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Simple velocity question.


blackhole123
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I am using the equation for constant acceleration to find velocity.

 

v^2=v(initial)^2+2a(x-x(initial))

 

Dropping a rock from 4 meters to the ground. Initial velocity is 0, a=9.8, and displacement is -4.

 

So v^2=2(9.8)(-4), and it SHOULD equal=-8.85m/s (I know this is the correct answer, I already got it right on my homework).

 

The velocity should be negative. But obviously my above answer is impossible because you can't take the square root of a negative. When using these constant acceleration equations I make the sign in the above equation negative if it is going upward, and positive if it is going downward. Do I apply the negative sign after I solve, to show the direction? That just doesn't seem right.

 

Help!

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Makes sense, and then I apply whether is is positive or negative based on whether it is increasing or decreasing? In these problems what should a be, 9.8 or -9.8? Does that change based on whether it is going up or down?

 

Why don't I just post the whole problem:

 

To test the quality of a tennis ball, you drop it onto the floor from a height of 4.00 m. It rebounds to a height of 2.00 m. If the ball is in contact with the floor for 12.0 ms, what is its average acceleration during that contact?

 

The answer is 1.26x10^3m/s^2

 

So I got the answer I already posted for descent, 8.85, then figured out the velocity for ascent, which is 6.26. Then the average acceleration is change in velocity over the time it was in contact with the floor. In order to get the right answer 8.85 had to be negative so you could have:

 

(6.26+8.85)/.012=1.26x10^3. One of those velocities has to be negative (and it should be descent velocity), no matter how you cut it, and you have to take a square root to get both of them.

 

I guess because velocity is the derivative of position, and if the graph of the function is decreasing then the graph of its derivative is negative.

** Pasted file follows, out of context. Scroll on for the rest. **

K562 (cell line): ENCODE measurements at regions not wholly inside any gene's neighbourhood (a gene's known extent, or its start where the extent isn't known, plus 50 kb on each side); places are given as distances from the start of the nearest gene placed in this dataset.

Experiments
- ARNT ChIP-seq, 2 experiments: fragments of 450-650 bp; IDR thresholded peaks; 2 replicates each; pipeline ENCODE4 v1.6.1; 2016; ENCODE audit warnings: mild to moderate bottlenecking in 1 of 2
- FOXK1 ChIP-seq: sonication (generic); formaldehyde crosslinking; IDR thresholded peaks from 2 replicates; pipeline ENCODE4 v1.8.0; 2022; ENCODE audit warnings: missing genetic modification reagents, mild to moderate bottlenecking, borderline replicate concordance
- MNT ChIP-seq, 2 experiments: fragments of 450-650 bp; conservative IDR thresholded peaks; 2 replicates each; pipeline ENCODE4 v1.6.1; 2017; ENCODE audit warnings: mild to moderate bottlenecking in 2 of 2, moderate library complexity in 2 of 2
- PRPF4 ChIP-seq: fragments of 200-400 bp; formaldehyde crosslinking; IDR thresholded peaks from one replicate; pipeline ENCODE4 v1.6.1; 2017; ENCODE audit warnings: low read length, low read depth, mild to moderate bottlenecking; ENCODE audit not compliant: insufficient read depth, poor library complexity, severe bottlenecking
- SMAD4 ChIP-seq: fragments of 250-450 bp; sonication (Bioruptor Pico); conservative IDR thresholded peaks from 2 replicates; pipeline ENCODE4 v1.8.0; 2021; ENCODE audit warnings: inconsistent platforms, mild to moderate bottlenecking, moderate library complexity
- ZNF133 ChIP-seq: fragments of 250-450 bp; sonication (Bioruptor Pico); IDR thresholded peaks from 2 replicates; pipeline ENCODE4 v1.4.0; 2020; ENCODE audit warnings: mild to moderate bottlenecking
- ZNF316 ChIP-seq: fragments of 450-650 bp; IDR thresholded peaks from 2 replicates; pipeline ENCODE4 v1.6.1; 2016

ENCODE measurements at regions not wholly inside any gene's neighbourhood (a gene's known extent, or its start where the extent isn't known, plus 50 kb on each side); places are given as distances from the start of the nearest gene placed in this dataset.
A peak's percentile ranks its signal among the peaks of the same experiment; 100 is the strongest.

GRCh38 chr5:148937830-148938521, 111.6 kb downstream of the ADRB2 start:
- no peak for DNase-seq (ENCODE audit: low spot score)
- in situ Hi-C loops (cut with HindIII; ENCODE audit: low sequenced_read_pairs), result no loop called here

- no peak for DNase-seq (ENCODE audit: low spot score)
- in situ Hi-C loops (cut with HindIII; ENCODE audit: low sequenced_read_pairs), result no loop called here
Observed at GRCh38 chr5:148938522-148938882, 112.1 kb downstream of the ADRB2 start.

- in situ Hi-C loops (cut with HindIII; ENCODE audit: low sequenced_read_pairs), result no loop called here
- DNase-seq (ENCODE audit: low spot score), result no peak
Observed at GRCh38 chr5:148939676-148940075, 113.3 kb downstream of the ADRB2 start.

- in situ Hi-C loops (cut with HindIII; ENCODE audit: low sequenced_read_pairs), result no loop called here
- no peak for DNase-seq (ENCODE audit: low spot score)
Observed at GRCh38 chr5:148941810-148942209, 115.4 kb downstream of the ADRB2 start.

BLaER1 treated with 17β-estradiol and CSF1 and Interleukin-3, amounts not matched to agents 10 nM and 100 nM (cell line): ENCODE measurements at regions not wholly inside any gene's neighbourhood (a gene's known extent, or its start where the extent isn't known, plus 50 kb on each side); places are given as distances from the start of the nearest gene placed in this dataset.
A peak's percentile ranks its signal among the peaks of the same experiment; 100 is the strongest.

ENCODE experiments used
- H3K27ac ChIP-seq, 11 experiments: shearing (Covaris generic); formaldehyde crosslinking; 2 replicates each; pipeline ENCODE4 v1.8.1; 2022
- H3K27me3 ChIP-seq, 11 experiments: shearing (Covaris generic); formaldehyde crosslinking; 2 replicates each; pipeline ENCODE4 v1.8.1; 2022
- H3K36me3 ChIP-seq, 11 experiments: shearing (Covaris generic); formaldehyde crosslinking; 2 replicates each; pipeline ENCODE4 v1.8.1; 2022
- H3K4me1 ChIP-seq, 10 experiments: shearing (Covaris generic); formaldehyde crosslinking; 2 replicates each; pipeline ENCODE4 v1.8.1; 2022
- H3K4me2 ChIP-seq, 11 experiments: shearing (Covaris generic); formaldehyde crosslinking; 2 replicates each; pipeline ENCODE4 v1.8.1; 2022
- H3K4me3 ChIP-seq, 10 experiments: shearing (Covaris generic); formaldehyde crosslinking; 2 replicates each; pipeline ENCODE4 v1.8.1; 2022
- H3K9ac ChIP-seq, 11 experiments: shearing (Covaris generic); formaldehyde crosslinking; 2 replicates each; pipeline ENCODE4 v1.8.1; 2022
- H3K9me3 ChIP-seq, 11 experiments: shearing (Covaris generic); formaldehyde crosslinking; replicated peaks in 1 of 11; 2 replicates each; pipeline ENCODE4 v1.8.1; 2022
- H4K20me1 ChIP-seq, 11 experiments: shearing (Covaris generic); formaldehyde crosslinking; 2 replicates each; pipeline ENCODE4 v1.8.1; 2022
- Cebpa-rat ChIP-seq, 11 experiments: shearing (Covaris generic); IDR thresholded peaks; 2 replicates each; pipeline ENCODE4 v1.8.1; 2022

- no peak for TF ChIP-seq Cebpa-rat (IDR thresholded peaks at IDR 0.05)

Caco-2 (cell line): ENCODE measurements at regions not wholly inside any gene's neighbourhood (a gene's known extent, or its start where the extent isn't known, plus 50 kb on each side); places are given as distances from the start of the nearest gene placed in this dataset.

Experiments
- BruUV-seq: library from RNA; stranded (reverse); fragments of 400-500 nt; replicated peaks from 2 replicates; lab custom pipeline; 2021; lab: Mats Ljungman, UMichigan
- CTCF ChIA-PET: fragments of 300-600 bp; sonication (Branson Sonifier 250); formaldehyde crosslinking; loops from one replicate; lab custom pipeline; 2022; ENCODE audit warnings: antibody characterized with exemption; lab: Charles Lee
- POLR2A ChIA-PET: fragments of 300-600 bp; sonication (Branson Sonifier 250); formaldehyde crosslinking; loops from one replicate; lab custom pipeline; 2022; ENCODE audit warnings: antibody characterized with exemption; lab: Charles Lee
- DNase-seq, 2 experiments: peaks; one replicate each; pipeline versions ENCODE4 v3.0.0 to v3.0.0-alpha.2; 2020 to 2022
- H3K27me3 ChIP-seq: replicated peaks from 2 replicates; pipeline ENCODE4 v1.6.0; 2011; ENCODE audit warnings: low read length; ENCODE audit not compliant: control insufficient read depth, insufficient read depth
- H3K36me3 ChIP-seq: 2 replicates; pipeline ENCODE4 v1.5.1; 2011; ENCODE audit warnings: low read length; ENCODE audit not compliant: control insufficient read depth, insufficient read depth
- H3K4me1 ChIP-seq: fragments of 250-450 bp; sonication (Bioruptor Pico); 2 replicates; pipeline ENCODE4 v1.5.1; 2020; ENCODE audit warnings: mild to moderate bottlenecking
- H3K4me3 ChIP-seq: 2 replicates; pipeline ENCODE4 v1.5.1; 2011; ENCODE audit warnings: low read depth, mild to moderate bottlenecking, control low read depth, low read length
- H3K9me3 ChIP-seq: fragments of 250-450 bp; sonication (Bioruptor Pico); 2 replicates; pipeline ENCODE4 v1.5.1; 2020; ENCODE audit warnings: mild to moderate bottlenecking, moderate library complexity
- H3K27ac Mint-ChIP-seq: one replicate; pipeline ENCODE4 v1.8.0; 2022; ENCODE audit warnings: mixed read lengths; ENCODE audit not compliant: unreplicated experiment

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I am using the equation for constant acceleration to find velocity.

 

v^2=v(initial)^2+2a(x-x(initial))

 

Dropping a rock from 4 meters to the ground. Initial velocity is 0, a=9.8, and displacement is -4.

 

So v^2=2(9.8)(-4), and it SHOULD equal=-8.85m/s (I know this is the correct answer, I already got it right on my homework).

 

The velocity should be negative. But obviously my above answer is impossible because you can't take the square root of a negative. When using these constant acceleration equations I make the sign in the above equation negative if it is going upward, and positive if it is going downward. Do I apply the negative sign after I solve, to show the direction? That just doesn't seem right.

 

Help!

You seem to be mixing up signs. On one hand you are saying that the correct answer is negative, but then say that negative means going upward. You can't drop a something and have have it move upward, unless the acceleration itself is upward, and if upward is negative, then the acceleration is negative. You have to be consistent throughout the problem when applying signs.

 

 

So assuming that the correct answer is negative, then that means that Up is positive and Down is negative. Therefore:

v(initial) =0

x=0

x(initial) = 4

A = -9.8m/s²

 

and

 

v² = 0²+2(-9.8)(0-4)

v² = 2(-9.8)(-4) = 78.4

 

v=sqrt(78.4) = (+/-)8.85

 

You have to decide on whether the answer is positive or negative based on the context of the problem.

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Thanks, I think I see my mistake. I was thinking of "a"'s sign as meaning whether it was accelerating or not, i.e. -9.8 meaning it is decelerating and positive meaning it is accelerating, hence even though I considered down as negative, I had a as +9.8 since it increases acceleration when it is going downward.

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Thanks, I think I see my mistake. I was thinking of "a"'s sign as meaning whether it was accelerating or not, i.e. -9.8 meaning it is decelerating and positive meaning it is accelerating, hence even though I considered down as negative, I had a as +9.8 since it increases acceleration when it is going downward.

 

The + or - sign is the vector information; that term in the equation is actually a dot product. You can choose down to be positive or negative if you wish, as Janus has indicated, but the acceleration and displacement will have the same sign in this problem, so the product will be positive.

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